I think my favorite monitor of 2020 would have to be the ASUS ROG Swift PG43UQ -- it ticks virtually every box possible. It's a gigantic 43-inch gaming monitor/TV with a native 4K resolution and super-fast 144Hz refresh rate.
ASUS previously sent me the ROG Strix XG438Q (my review on that here) -- yes, I'm using the ROG Swift PG43UQ -- but the previous model was "Strix" and not "Swift". There's a big difference here. The ASUS ROG Strix XG438Q was favorite gaming monitor of 2019 -- but the new ASUS ROG Swift PG43UQ is my favorite monitor of 2020.
ASUS has improved on pretty much everything across the board, where it counts -- a higher 144Hz refresh rate (thanks to DSC) and a much brighter DisplayHDR 1000 certification. I've got them both side-by-side and the new ASUS ROG Swift PG43UQ really is a big upgrade.
The ASUS ROG Swift PG43UQ costs just under $1400 on Amazon right now, which is a great price as it is virtually identical to the Acer Predator CG7 (read my review on that here) but with a better style, and that ASUS ROG aesthetic.
The new ROG Swift PG43UQ gaming monitor looks identical to the previous model, and I love it -- it looks great to look at, and no RGB lighting flashy-flashy at the front.
I think that the monitor looks even better from the back, seriously -- I don't think I ever get to, or have to say that. But ASUS has some awesome aesthetic design. I think the monitor looks better from the back than the front, and it's kind of a shame that this design will be missed as it'll be facing a wall for most of its life.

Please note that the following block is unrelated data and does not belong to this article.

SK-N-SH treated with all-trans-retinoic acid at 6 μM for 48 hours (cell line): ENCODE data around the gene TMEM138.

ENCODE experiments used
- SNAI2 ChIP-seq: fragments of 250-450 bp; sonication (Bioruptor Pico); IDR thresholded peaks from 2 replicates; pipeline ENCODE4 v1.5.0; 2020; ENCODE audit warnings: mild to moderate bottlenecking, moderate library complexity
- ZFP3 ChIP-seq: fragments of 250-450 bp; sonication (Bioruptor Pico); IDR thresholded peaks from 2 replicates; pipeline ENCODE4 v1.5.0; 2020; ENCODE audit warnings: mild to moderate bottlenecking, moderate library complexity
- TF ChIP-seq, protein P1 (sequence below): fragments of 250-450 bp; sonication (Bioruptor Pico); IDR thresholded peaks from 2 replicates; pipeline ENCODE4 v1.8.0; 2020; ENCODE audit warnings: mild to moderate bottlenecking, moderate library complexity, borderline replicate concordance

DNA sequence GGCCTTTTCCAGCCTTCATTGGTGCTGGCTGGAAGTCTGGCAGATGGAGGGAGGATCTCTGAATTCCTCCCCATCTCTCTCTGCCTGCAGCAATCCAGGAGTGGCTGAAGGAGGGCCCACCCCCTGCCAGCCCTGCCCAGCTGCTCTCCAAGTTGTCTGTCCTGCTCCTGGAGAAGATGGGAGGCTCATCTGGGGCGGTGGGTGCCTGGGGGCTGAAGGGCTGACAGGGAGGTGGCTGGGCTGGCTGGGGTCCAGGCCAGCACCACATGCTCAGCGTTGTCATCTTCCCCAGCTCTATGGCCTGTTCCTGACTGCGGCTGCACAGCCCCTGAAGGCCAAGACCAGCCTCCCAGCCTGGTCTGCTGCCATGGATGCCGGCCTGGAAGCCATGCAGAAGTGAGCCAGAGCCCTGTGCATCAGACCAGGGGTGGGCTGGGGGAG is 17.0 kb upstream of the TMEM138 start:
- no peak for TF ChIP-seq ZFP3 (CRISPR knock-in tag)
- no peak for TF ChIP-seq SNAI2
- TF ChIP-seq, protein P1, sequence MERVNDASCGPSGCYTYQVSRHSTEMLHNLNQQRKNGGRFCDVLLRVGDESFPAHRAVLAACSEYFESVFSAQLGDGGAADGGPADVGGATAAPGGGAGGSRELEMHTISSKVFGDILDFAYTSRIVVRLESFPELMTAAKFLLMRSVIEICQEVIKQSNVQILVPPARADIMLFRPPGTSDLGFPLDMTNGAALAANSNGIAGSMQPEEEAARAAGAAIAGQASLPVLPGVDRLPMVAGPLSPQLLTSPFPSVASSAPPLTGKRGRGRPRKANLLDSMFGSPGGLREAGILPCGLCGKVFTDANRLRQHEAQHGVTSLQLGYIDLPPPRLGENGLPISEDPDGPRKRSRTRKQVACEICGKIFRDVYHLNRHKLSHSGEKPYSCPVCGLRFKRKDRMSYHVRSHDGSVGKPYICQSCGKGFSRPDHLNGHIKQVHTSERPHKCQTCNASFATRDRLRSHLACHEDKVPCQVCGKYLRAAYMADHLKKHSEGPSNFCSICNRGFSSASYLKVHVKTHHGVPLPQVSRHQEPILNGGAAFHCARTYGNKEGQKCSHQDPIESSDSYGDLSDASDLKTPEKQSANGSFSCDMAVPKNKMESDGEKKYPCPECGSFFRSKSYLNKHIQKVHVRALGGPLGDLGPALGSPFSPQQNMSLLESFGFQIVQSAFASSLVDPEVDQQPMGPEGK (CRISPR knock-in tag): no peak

In the bottom left you can take off this panel, accessing the I/O ports. You get a tool inside (nicely placed, ASUS) so you can screw the stand together -- or undo it to throw the monitor onto a monitor arm (something I want to do very shortly with this monitor, expect a follow up article covering that and then I'll update this with a link to it when I have it).
Then you get access to the I/O panel.
Inside, you'll have 1 x HDMI 2.0 and 2 x DP 1.4 ports -- an Aura Sync port and power input.
On the left, we have audio jacks, USB ports and another HDMI 2.0 port.
The buttons are on the right hand side of the monitor, just behind it -- nice and easy to access but you also get a remote control for some distanced-tweaking.
The stand is also great, with a nice trio of feet with thick pads.
Connectivity, Specs & Marketing
On the back of the ROG Swift PG43UQ we have 2 x DP 1.4 and 2 x HDMI 2.0 port for display outputs, 2 x USB 3.0 ports and audio ports on the side of the monitor.
You have full 4K resolution and 144Hz refresh rate thanks to DSC, or Display Stream Compression. This is the only way to have 4K at 120/144Hz without HDMI 2.1 -- which some monitors and more TVs now have. But for HDMI 2.1 (which can do 4K 144Hz or 8K 60Hz through a single cable) is only on the GeForce RTX 30 series and upcoming AMD Radeon RX 6000 series cards.
ASUS wants you to be able to buy the ROG Swift PG43UQ pretty much anywhere -- on your desk, in your lounge room, and enjoy 4K 144Hz goodness.
This ain't not ordinary 4K TV.
I don't like this slide... but 60FPS is awful once you've used 144FPS.
I'm not a fan of HDR gaming on PC right now, but we do have DisplayHDR 1000 certification. It's a beautiful, and very bright panel.
We have G-SYNC compatibility here, too.